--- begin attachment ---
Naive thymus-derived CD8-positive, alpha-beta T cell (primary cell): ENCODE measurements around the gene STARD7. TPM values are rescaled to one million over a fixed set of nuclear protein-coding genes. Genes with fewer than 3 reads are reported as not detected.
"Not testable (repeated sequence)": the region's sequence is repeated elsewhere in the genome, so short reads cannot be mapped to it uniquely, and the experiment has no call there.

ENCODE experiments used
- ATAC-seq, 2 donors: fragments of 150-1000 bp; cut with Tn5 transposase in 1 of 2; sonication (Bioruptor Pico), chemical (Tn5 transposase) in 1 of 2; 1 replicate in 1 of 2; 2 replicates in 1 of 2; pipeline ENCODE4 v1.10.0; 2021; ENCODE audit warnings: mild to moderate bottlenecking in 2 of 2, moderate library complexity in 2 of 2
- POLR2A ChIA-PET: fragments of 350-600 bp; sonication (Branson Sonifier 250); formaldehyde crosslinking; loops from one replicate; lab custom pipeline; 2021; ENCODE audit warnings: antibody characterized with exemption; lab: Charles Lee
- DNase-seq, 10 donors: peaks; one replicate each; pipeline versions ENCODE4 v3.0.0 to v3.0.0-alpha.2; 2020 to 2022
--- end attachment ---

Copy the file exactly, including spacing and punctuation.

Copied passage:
Naive thymus-derived CD8-positive, alpha-beta T cell (primary cell): ENCODE measurements around the gene STARD7. TPM values are rescaled to one million over a fixed set of nuclear protein-coding genes. Genes with fewer than 3 reads are reported as not detected.
"Not testable (repeated sequence)": the region's sequence is repeated elsewhere in the genome, so short reads cannot be mapped to it uniquely, and the experiment has no call there.

ENCODE experiments used
- ATAC-seq, 2 donors: fragments of 150-1000 bp; cut with Tn5 transposase in 1 of 2; sonication (Bioruptor Pico), chemical (Tn5 transposase) in 1 of 2; 1 replicate in 1 of 2; 2 replicates in 1 of 2; pipeline ENCODE4 v1.10.0; 2021; ENCODE audit warnings: mild to moderate bottlenecking in 2 of 2, moderate library complexity in 2 of 2
- POLR2A ChIA-PET: fragments of 350-600 bp; sonication (Branson Sonifier 250); formaldehyde crosslinking; loops from one replicate; lab custom pipeline; 2021; ENCODE audit warnings: antibody characterized with exemption; lab: Charles Lee
- DNase-seq, 10 donors: peaks; one replicate each; pipeline versions ENCODE4 v3.0.0 to v3.0.0-alpha.2; 2020 to 2022